Iwi oppose golf course plans as land is wa¯hi tapu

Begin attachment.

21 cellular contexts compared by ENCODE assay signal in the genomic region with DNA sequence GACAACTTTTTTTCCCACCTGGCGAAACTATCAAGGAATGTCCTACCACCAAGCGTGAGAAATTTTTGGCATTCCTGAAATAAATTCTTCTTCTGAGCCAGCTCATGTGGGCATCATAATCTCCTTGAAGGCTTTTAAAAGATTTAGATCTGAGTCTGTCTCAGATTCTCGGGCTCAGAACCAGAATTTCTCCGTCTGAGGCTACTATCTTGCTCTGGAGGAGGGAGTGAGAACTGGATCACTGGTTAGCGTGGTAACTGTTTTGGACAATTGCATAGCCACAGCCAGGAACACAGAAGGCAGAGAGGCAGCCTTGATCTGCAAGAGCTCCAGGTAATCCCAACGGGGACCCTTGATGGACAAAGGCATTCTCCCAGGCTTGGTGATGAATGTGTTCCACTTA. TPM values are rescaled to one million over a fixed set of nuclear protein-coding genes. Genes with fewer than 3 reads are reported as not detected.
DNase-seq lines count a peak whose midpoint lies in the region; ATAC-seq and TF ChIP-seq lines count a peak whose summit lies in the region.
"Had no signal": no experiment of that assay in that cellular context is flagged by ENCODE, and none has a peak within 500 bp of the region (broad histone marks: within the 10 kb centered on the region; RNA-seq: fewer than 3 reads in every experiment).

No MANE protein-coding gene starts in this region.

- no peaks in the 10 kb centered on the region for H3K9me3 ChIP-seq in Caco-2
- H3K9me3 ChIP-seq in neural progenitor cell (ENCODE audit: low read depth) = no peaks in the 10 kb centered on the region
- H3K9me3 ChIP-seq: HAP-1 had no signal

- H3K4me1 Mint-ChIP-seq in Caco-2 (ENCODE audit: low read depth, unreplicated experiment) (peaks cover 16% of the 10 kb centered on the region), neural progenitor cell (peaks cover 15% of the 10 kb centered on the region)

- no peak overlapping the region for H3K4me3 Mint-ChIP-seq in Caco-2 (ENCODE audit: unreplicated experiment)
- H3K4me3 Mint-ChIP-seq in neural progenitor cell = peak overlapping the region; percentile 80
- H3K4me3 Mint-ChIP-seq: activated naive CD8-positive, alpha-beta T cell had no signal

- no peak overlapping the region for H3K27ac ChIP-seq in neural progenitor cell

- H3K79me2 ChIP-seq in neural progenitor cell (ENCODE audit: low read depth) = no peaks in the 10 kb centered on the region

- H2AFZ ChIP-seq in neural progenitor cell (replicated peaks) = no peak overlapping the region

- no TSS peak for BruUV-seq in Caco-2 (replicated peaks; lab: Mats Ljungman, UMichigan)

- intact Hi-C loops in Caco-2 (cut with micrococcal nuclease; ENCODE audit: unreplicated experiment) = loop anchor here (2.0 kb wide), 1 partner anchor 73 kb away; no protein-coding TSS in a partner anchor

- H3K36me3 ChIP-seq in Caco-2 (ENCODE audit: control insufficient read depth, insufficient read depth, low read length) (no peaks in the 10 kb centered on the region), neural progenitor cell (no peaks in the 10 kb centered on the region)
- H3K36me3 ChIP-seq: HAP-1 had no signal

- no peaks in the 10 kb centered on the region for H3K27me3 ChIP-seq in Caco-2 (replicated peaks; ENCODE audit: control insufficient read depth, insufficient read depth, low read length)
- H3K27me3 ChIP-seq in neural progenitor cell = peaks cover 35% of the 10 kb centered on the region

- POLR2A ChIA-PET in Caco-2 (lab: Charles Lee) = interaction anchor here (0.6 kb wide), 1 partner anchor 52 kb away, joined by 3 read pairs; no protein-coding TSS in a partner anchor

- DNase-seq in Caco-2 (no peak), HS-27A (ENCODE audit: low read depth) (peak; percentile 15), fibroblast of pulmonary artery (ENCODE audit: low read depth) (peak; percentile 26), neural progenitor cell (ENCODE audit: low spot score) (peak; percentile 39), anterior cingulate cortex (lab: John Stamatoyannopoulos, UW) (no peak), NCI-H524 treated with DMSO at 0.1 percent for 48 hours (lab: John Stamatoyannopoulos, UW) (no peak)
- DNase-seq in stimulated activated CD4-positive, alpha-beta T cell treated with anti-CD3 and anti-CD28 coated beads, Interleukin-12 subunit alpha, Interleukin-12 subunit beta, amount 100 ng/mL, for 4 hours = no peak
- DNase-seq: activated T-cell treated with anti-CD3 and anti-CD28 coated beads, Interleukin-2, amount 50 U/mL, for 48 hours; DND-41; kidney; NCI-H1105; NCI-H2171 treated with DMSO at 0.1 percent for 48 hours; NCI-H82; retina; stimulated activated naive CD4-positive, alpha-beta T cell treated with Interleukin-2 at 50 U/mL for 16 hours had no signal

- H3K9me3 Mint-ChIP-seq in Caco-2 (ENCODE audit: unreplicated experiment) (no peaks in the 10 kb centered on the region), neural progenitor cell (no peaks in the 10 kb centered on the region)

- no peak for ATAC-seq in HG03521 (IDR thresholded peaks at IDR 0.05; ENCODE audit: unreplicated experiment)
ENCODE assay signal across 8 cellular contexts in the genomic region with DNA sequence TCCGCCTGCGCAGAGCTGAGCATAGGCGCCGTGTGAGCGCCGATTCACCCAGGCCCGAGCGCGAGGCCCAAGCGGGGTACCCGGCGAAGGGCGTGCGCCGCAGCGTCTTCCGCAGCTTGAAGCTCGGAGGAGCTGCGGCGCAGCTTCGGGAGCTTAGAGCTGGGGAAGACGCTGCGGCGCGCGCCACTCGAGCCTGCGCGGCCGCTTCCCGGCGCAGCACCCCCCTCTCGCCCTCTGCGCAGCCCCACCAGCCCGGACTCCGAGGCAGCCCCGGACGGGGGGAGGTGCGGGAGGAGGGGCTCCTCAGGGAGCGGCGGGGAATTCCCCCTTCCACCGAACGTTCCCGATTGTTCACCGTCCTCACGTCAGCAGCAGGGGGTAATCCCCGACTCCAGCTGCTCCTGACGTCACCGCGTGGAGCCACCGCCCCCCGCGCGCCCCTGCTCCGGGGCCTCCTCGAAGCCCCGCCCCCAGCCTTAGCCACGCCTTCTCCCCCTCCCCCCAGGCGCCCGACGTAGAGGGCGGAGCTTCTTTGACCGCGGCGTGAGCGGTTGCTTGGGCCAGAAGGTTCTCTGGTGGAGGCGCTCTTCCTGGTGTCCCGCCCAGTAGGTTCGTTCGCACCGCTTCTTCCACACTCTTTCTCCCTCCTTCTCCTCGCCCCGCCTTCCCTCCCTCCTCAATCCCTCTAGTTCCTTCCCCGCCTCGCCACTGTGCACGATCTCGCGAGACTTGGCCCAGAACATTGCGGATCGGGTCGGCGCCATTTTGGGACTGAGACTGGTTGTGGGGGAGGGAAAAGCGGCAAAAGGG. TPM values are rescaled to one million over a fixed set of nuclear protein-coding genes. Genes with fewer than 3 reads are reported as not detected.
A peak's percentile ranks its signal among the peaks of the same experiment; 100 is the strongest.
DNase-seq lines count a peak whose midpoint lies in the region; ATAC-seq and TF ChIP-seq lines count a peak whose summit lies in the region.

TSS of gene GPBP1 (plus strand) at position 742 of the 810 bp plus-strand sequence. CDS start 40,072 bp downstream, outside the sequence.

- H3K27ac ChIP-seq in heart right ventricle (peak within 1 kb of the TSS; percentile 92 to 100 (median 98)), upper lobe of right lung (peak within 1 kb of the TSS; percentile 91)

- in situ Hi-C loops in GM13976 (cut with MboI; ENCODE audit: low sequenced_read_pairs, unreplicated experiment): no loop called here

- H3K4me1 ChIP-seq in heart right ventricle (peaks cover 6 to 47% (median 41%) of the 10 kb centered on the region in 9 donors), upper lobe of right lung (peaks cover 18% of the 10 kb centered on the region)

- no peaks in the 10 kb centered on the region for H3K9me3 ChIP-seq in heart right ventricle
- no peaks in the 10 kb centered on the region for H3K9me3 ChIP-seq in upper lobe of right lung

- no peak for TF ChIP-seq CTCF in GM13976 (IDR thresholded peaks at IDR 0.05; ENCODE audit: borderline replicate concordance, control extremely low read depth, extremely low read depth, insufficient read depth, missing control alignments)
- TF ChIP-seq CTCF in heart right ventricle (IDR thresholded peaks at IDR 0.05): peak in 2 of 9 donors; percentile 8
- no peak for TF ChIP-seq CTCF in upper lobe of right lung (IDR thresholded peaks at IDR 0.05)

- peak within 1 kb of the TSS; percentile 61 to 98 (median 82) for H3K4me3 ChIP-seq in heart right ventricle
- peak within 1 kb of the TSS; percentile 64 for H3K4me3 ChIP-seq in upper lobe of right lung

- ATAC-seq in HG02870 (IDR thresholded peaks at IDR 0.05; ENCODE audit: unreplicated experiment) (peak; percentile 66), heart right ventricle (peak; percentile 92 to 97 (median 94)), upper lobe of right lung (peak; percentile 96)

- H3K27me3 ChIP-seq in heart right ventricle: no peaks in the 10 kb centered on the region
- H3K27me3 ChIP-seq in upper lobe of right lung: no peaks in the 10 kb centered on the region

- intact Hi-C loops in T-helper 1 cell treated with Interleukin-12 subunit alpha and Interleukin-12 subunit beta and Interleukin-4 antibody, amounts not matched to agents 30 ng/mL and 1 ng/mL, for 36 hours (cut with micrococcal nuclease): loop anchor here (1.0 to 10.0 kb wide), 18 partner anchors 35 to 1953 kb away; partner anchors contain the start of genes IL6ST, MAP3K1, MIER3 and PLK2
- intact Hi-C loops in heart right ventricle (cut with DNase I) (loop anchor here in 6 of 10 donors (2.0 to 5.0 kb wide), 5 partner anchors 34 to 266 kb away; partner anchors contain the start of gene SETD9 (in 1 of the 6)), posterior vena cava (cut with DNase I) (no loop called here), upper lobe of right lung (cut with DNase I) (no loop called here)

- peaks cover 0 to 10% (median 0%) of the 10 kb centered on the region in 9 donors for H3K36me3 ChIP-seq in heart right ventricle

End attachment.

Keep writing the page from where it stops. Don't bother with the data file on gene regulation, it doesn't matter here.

Plans for a world-class golf course in O¯ hau have been paused as areas of coastal land near O¯ hau were identified by local iwi as wa¯hi tapu. Both Ngati Tukorehe and Muao¯poko iwi opposed a consent application lodged by Grenadier Ltd at a two-day Horizons Regional Council resource consent hearing in Levin this week. Representatives of Tukorehe described the significance of a historic pa¯ site called Tirotirowhetu, and a lack of adequate consultation, as key reasons for opposing the application. At the hearing, Ngati Tukorehe kaitiaki Pat Seymour said it was difficult to voice the knowledge as some things pertaining to wa¯hi tapu were sacrosanct within hapu¯, but he felt obliged to. “It is in no way meant to frighten or scaremonger or hurt people, it is meant to actually help those wanting to do this understand. We would be failing as kaitiaki not to, and to have something go amiss,” he said. Seymour said the area of Tirotirowhetu, identified as being near the O¯ hau River mouth, was wa¯hi tapu. He knew of people who had taken taonga from the area and fallen ill. A Pa¯keha¯ wha¯nau who moved to the area in the 1870s had two children drown through not understanding tikanga, and breaking tapu. “The area is so sacred and tapu, it cannot be disturbed . . . I don’t beg or plead or anything. I say it like it is,” Seymour said. Tukorehe representative Lindsay Poutama said they were aggrieved by late engagement in the consultation process that meant they were unable to exercise manaakitanga. “Nothing about us, without us,” he said. Muau¯poko kaitiakitanga kaiwhakahaere and taiao Dean Wilson said it had opposed the application, but was working with Grenadier on a Memorandum of Understanding. Muau¯poko too recognised Tirotirowhetu as wa¯hi tapu, and the iwi had a tradition of using dune land along the coast for burial. Grenadier Ltd engaged former New Zealand professional golfer Phillip Tataurangi to lead an iwi liaison team. Initial iwi engagement saw Ngati Kikopiri identified as having manawhenua and the liaison team were observing tikanga by first engaging with that iwi, leading into consultation with both Ngati Tukorehe and Muau¯poko iwi. There had been consultation with Tukorehe as early as August 2020, initiated by the applicant. Constraints due to Covid-19 had restricted some of the engagement process, which meant the concerns of Tukorehe weren’t expressed until the hearing this week. Kikopiri Marae committee members Dennis Paku and Robert Kuiti said the process offered an opportunity for all affected iwi and hapu¯ to work together. The applicant wasn’t helped by the fact that the initial non-notified resource consent application lodged with Horowhenua District Council in 2020 identified that the proposed course design had “no more than minor effects on cultural values”. The site was not registered in HDC’s District Plan as being a site of significance. The proposal did have wider community support, with 17 of the 19 submissions tabled in favour of the development. Meanwhile, at the end of the hearing legal counsel John Maassen, representing Grendier Ltd, requested an adjournment of proceedings to allow the applicant an opportunity to respond to fresh concerns raised at the hearing. Maassen said a shift in leadership and a change of view from what was intimated during the initial consultation was concerning, although the applicant was committed to fostering relationships with iwi. In his original submission Grenadier principal Hamish Edwards had said educating people about the history of the land would be part of the experience offered to guests and iwi would be involved in discussions on how best to represent that. A caddy programme was mooted to help educate visitors about the history of the whenua. Hearing commissioner Christine Foster pencilled in an adjournment until June 3.